Recently attackers have been gaining access to organizations with “push-based” multifactor authentication (MFA) through an old-fashioned idea, persistence. Push-based MFA is a method of authentication where your provider sends the user a notification on their device and the user acknowledges it to access the service. For example, Apple uses this method to grant access to iCloud accounts.
Attackers use persistence after compromising a user’s account credentials by repeatedly trying to log in to their account. Each time the attacker tries to log in, the user receives an MFA login approval request. If the user approves the MFA request, the attacker is granted access. This type of attack is called an MFA fatigue or a prompt bombing attack.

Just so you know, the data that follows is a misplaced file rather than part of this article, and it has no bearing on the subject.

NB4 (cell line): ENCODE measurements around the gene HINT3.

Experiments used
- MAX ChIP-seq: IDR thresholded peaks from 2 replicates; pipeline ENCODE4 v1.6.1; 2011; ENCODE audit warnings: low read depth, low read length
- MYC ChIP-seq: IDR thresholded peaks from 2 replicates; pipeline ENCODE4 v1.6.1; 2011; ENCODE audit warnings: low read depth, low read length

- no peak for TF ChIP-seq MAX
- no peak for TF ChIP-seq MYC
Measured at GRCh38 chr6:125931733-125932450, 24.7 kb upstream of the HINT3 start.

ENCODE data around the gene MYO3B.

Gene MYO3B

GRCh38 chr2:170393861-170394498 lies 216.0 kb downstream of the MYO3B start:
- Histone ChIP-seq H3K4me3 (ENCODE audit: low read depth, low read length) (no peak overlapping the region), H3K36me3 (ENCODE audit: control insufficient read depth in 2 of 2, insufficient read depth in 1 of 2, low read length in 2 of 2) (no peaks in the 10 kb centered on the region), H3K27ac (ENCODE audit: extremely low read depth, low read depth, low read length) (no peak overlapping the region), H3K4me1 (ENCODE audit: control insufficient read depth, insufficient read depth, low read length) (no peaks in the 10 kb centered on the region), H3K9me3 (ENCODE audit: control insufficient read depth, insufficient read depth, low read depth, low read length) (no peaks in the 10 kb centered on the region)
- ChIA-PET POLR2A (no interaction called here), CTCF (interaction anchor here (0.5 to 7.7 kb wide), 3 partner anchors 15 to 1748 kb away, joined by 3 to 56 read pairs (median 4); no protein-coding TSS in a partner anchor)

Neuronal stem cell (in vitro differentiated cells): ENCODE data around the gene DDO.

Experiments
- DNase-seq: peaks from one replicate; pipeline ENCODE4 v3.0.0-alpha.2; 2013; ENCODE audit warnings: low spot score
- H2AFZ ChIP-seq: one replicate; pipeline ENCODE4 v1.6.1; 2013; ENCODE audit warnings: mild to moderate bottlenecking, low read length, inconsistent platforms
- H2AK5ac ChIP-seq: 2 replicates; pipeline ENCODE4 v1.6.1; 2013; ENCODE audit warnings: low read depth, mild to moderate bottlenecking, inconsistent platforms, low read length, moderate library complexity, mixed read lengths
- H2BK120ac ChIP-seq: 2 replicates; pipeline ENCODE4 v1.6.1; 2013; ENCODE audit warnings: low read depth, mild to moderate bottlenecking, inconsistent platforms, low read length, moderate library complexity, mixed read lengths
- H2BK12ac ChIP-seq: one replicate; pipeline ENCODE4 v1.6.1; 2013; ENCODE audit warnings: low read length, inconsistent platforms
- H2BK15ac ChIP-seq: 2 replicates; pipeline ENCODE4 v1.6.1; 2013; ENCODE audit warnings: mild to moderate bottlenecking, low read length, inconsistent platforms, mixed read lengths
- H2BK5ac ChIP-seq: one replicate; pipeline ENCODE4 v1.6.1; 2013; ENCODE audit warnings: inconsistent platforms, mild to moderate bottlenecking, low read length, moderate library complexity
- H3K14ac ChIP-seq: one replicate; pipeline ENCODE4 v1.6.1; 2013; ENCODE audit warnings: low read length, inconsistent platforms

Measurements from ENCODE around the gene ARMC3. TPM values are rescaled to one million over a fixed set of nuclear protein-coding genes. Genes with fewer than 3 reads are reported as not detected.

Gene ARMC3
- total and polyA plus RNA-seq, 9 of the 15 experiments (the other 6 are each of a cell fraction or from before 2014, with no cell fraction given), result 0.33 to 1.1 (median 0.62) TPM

If your organization uses push-based MFA, ensure your users are trained in how to recognize these attacks, know to resist approving the request, and they know how to report suspicious attacks like this within your organization. If updating your MFA technology feasible, your organization should move to more secure versions of MFA such as number matching to minimize the risk of a user blindly approving MFA requests.